Thursday 23 June 2016

Independence Day: Resurgence ... Fireworks washed out

INDEPENDENCE Day (1996) was loud and brash, just like one of its main characters, but at least it
was fun, and viewers could go home happy in the knowledge that the US military was still still the master and commander of the world.
  The sequel, Independence Day: Resurgence, is bigger and louder: the alien ship is more than 3,000 miles in diameter and the alien queen is the biggest and ugliest gangly thing you'll ever see on screens. The cast is also bloated, and director Roland Emmerich dumps contrived and forced emotional background stories on the characters.

    The author of Double Feature, psychoanalyst Dr Herbert H. Stein, said this about the first film: "Although it has been at the cost of much pain and destruction, Independence Day has allowed us to experience liberation from the most powerful force known to man, the maternal bond."
   I thought about this as I entered the theatre. For a moment, it looked like things had changed. Female US President Lanford (Sela Ward) is going to thank those who defeated the aliens 20 years ago in her Independence Day speech.
   I appreciated the filmmaker's nod to a certain presumptive US presidential nominee, but that soon dissipated when Lanford is disposed of quickly and everyone's afraid of a queen alien in the spacecraft hovering above Earth. "She's coming" and "she knows" are uttered with prescient fear by humans.
  The thrust of the film is the US military's attempt to launch attacks on the giant alien ship and kill the queen. This indicates the film's fear of powerful and controlling women.
(From right) Brent Spiner, Jeff Goldblum and William Fichtner
discuss the nasty alien business.
  However, this woman is one tough cookie, and she doesn't go down so easily. In fact, when things aren't going her way, she shows her true colours by running around  in a Las Vegas desert and chasing after a yellow school bus.
   Viewers will have to see this ludicrous scene to believe it. They will also cheer on the US army to blow the queen to kingdom come, thereby unconsciously absorbing the film's anti-women propaganda.
   The first film had wimpy white President Whitmore (Bill Pullman) discovering his mojo when he got into a jet fighter for the firm's ferocious ending.
    Whitmore is back for the second film. His hair is grey and he uses a cane to walk. As in the former film, he discovers his mojo and bizarrely relinquishes his cane when he joins the air battle.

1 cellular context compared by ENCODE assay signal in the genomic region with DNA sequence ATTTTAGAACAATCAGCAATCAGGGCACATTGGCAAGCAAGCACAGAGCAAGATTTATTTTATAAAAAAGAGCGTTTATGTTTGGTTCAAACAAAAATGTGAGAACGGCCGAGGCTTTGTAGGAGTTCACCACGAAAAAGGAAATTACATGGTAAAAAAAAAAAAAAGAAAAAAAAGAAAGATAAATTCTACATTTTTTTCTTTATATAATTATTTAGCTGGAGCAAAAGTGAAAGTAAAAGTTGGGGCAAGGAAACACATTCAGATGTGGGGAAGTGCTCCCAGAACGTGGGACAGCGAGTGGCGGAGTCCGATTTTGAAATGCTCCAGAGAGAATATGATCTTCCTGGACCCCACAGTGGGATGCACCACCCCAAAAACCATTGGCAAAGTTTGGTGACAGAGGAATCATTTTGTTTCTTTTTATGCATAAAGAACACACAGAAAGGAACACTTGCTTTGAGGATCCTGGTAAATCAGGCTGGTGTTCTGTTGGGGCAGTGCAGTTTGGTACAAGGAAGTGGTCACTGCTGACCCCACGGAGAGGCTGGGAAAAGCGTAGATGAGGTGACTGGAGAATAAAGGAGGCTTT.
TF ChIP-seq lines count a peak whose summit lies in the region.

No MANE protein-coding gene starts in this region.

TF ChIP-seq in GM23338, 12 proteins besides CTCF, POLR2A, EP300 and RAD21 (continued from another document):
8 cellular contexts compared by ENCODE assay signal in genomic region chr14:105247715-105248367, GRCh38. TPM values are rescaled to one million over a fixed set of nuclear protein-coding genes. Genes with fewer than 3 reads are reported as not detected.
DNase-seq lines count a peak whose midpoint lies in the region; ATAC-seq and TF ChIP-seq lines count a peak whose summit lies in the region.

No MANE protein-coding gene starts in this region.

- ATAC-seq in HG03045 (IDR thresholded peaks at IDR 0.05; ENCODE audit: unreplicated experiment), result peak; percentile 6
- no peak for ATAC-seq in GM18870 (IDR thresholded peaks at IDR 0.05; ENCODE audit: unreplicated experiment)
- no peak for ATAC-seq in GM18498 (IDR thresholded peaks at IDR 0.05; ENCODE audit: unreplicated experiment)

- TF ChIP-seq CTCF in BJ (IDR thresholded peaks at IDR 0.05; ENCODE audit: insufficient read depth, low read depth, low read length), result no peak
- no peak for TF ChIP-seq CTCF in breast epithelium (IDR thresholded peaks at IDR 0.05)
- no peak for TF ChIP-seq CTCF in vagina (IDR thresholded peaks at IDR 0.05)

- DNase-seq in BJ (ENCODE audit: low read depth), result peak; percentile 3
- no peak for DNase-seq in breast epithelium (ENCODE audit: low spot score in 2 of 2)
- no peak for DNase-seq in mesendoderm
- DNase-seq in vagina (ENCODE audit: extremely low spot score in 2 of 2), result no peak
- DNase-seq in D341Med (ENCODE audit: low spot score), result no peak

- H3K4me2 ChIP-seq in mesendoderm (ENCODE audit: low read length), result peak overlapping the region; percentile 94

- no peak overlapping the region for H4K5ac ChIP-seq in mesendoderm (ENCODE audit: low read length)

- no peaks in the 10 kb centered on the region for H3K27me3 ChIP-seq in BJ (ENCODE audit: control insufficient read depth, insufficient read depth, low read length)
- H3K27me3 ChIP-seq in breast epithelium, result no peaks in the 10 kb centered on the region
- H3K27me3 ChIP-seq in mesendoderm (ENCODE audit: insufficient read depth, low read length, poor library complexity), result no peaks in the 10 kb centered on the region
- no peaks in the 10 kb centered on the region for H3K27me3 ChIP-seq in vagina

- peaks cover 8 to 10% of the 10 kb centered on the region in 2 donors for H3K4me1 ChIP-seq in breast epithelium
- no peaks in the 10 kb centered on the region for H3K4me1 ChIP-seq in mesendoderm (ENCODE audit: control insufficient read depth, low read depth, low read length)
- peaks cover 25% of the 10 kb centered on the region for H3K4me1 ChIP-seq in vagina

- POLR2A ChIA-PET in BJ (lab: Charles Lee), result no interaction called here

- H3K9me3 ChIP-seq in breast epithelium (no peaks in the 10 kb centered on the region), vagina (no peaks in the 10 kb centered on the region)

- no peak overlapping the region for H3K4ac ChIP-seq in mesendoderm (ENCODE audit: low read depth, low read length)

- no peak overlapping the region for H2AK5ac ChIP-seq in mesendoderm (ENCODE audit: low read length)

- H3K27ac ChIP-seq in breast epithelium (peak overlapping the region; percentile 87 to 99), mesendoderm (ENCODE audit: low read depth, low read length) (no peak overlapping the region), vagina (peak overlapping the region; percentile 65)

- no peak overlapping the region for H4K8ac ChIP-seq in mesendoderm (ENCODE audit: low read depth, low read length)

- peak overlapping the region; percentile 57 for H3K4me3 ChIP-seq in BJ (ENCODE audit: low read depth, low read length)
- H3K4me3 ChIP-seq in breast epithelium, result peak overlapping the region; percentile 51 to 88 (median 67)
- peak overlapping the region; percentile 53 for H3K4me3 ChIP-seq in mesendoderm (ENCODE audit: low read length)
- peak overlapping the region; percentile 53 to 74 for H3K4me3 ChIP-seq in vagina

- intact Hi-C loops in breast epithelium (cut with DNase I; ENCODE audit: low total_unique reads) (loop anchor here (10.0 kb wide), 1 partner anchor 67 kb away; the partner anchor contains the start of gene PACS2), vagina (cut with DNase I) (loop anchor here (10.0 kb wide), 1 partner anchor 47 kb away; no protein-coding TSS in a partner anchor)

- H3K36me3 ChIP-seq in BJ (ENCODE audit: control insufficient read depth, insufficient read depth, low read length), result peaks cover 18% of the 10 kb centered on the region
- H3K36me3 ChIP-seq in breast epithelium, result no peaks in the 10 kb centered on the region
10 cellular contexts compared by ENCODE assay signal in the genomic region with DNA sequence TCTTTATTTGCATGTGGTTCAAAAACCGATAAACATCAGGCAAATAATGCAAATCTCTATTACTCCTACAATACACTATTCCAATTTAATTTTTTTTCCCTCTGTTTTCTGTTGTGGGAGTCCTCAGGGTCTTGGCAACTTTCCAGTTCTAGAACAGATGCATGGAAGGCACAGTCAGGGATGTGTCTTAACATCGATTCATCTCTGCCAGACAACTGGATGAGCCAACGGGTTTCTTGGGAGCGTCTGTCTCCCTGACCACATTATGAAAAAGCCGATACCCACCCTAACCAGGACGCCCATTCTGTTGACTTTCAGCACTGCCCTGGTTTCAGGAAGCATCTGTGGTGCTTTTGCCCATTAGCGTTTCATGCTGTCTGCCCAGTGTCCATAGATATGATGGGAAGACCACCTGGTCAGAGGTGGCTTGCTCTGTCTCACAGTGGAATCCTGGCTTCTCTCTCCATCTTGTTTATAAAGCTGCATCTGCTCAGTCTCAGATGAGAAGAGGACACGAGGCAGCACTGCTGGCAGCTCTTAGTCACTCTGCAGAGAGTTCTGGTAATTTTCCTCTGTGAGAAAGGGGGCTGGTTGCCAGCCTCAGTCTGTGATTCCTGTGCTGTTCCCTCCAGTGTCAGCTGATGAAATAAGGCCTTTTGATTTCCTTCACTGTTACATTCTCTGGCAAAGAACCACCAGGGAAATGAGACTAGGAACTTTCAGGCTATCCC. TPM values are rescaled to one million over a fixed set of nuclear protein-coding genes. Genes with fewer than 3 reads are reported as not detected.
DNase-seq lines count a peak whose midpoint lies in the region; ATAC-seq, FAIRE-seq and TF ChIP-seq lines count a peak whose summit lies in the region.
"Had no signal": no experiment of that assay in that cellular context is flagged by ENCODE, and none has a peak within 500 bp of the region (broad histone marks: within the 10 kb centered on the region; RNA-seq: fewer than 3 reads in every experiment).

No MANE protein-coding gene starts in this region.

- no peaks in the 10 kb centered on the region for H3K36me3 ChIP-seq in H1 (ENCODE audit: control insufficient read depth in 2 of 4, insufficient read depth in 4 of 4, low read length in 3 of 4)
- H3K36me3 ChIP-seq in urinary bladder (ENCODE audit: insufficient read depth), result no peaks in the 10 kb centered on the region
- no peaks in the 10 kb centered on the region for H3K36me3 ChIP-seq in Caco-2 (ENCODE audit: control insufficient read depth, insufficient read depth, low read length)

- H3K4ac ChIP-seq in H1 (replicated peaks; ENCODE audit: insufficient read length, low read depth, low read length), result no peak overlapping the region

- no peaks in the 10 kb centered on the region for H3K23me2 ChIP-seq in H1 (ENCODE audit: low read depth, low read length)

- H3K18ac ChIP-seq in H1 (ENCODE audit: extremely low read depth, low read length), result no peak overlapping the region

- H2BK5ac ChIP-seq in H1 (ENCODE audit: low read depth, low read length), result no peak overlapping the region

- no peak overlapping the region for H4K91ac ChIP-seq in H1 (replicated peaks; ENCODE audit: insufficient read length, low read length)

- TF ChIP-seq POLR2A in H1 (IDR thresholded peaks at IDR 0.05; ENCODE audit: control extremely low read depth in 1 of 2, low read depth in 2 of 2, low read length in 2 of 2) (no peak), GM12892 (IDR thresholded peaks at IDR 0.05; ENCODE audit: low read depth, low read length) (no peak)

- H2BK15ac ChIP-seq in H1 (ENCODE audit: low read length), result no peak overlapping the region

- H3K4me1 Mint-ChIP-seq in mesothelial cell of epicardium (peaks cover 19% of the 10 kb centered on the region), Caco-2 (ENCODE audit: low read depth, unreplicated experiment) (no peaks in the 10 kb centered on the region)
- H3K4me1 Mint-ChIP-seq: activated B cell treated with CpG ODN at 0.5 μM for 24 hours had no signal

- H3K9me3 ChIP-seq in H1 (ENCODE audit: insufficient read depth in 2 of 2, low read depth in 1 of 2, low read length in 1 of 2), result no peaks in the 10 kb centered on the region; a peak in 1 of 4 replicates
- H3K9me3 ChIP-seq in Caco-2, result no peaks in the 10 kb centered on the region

He appreciates the fact that his pretty blonde daughter Patricia (Maika Monroe) gave up her jet-flying duties to take care of him. Patricia is the fiancee of unorthodox blond jet fighter pilot Jake Morrison (Liam Hemsworth), who is towing cargo vessels on the moon with his cousin.
   Black jet fighter pilot Lt Dylan Hiller (Jessie T. Usher), meanwhile, has to take a backseat to the white Will Smith, aka Jake.
  The film's silly plot throws up a lame problem between the two men because Jake nearly killed Dylan in training. Naturally, all this is forgotten in the heat of battle.
The spacecraft has its own ecosystem, another of the
film's ludicrous scenes.
  The only one who comes away unscathed from this film is Jeff Goldblum, who plays director David Levinson with his typical hesitating speech mannerism. Like the first film, it's David who discovers a way to thwart the aliens.
   Other supporting characters are Chinese jet fighter pilot Rain Lao (Angelababy), African warlord Dikembe (Deobia Oparei), Catherine Marceaux (Charlotte Gainsbourg), who plays a former flame of David, Dr Okun (Brent Spiner) and General Adams (William Fichtner)
   Resurgence will fail to make an impression on viewers because it's chock full of uninteresting characters who have been squeezed together in a short period of time, and because its plot is similar to the first film's: aliens come to destroy Earth, many landmarks are torn asunder, the US mounts an air attack that fails, but the Jewish character saves the day with the help of brash pilots.
   Malaysian viewers will notice the Petronas Twin Towers, once the tallest buildings in the world, falling on London Bridge.
  The filmmaker spent tonnes of money on CGI to vow audiences, but who hasn't seen tsunamis and destruction wreaked on an unimaginable scale in other disaster films?

2 out of 5 stars
Liam Hemsworth and Maika Monroe sniff each other out.


Angelababy takes to the skies.

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